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In the beginning

Pubcaster's 'Origins' focuses on how it all began

PBS will be reaching back in time this fall and they may have found a future series host in the process.

“Origins,” premiering Sept. 28-29 under the “Nova” banner, journeys the universe seeking the recipes for life — and how it started on Earth. The four-hour tour is led by Neil deGrasse Tyson, an astrophysicist and director of the American Museum of Natural History’s Hayden Planetarium.

“I really think he has the potential to become the next Carl Sagan,” says John Wilson, PBS’ senior VP of programming. “Not to put too much weight on his shoulders but Neil is full of passion and he’s articulate and as smart as a whip.”

Pubcaster then examines an aspect of the more recent past, namely the 20th century, in “Broadway: The American Musical” (Oct. 19-21). Hosted by Julie Andrews, the six-hour docu explores the Great White Way through archival news footage, original cast recordings and first-person accounts with dozens of Broadway legends.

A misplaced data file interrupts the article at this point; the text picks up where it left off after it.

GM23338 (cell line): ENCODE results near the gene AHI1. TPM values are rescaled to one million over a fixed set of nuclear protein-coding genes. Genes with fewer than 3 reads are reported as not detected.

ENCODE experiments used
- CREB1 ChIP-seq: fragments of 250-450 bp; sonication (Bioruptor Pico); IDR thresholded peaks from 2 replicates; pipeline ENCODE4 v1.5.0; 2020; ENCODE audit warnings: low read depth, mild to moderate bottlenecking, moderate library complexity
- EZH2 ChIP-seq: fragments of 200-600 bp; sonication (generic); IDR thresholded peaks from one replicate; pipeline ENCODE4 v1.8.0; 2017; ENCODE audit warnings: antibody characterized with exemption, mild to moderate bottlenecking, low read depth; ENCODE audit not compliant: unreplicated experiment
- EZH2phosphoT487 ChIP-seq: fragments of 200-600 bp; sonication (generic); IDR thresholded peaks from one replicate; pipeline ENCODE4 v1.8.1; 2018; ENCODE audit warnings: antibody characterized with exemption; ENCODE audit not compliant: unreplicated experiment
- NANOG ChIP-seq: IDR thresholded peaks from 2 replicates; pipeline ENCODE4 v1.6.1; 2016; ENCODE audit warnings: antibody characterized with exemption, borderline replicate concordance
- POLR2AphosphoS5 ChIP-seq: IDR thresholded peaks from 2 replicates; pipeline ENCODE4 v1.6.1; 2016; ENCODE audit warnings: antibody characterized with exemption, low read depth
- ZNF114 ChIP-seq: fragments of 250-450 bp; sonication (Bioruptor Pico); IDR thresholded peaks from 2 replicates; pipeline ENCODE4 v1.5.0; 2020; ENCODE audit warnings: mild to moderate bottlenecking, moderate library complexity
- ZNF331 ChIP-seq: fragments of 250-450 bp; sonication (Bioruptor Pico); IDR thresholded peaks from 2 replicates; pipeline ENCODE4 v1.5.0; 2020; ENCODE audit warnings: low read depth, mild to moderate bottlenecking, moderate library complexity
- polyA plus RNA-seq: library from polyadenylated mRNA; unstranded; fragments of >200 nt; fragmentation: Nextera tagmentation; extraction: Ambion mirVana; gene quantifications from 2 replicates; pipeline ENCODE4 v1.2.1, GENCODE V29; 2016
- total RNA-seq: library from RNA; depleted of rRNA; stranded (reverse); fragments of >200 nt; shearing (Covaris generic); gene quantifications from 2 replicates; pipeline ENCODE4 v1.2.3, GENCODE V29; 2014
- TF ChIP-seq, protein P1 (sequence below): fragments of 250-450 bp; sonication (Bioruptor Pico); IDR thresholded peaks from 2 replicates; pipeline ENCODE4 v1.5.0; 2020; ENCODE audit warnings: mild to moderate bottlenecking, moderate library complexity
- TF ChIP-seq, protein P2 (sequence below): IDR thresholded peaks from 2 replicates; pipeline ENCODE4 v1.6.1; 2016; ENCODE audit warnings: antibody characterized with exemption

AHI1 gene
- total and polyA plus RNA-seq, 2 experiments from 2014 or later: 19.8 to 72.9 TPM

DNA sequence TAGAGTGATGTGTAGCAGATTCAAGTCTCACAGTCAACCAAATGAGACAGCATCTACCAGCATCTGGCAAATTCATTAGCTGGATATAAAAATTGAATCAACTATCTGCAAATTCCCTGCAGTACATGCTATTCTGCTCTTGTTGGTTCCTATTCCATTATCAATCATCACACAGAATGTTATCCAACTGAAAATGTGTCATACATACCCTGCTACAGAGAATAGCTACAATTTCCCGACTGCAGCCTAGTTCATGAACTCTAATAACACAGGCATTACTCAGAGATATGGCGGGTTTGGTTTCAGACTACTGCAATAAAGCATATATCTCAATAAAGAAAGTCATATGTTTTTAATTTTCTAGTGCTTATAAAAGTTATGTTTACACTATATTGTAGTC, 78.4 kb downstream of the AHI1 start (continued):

The lives and loves and Jane Austen-era characters come to life in “Regency House Party” (Nov. 3-24), as 10 modern-day men and women — all seeking romance — spend nine weeks living in the English countryside in a grand 200-year-old house. Skein promises to be more hands-on living history than “Big Brother” reality.

“It isn’t ‘The Bachelorette’ meets the 19th century,” Wilson says. “It’s very much about what it was like to be landed gentry in those days when the goal in life was to marry well.”

For the elementary school set, PBS goes toon-to-toon with Nickelodeon and the WB during a new 4-6 p.m. bloc called PBS Kids Go! Starting Oct. 11, “Arthur” and “Cyberchase” will be joined by two newcomers: “Maya & Miguel,” which features a pair of adventuresome Latino twins; and “Postcards From Buster,” an “Arthur” spinoff that follows Buster as he travels North America with his airline pilot dad who is flying a Latin rock group on their concert tour.

Goal is to retain tykes after they’ve graduated from the purple dinosaur and Big Bird.

“By putting it all together like this, what we’re really signaling is just because you’re a sophisticated 6-year-old doesn’t mean you have to leave PBS,” Wilson says. “You can grow from ‘Barney’ and ‘Sesame Street’ and still have a place to call your own on PBS — and still have the respect of your friends on the playground.”

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